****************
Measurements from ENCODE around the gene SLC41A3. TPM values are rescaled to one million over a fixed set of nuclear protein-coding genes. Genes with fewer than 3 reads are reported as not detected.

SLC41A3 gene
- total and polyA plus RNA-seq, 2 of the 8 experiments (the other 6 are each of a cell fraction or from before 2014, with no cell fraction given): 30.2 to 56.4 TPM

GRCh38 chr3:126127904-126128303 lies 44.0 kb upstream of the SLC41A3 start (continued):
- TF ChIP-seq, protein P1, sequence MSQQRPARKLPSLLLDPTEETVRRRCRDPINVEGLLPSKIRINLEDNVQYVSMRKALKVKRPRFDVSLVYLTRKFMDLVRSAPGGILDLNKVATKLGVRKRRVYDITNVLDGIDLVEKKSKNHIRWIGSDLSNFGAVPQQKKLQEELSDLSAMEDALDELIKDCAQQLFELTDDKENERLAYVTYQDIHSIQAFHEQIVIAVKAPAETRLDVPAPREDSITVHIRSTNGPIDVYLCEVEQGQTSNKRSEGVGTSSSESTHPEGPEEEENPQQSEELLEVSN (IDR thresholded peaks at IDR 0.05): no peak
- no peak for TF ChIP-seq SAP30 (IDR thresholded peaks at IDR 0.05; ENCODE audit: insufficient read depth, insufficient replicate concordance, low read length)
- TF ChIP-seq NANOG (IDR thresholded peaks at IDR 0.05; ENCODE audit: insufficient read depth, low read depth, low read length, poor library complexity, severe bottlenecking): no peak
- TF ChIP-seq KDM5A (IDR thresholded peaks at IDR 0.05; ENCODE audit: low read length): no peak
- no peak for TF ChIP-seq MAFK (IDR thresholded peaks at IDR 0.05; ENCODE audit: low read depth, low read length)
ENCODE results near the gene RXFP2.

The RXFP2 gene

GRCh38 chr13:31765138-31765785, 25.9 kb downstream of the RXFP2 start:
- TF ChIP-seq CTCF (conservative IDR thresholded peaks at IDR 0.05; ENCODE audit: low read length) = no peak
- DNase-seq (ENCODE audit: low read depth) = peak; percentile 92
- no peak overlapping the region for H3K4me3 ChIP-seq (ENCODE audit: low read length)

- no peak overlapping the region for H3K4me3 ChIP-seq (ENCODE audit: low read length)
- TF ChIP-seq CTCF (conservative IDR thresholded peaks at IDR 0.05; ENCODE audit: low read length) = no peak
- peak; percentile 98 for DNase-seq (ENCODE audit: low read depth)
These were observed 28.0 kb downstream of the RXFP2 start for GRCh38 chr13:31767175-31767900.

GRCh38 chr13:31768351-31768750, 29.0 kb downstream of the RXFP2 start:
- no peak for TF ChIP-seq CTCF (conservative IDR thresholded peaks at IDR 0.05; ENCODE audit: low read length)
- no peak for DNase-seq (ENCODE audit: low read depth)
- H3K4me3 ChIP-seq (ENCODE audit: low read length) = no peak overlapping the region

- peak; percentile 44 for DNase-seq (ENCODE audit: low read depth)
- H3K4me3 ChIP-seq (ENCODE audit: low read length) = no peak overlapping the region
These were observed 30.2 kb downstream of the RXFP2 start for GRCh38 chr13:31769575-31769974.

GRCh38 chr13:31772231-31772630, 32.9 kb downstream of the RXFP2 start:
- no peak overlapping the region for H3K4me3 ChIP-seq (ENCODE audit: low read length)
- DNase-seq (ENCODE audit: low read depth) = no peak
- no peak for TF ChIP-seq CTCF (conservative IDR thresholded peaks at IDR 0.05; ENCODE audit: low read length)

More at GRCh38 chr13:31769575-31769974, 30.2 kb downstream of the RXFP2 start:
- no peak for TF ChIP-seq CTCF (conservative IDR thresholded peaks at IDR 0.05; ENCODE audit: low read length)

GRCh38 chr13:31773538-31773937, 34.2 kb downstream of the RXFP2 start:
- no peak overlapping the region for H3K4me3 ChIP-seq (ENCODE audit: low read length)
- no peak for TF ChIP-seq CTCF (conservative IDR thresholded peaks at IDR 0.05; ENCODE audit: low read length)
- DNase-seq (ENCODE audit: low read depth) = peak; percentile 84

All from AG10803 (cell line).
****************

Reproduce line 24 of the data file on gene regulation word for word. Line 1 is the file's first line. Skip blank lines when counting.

- peak; percentile 44 for DNase-seq (ENCODE audit: low read depth)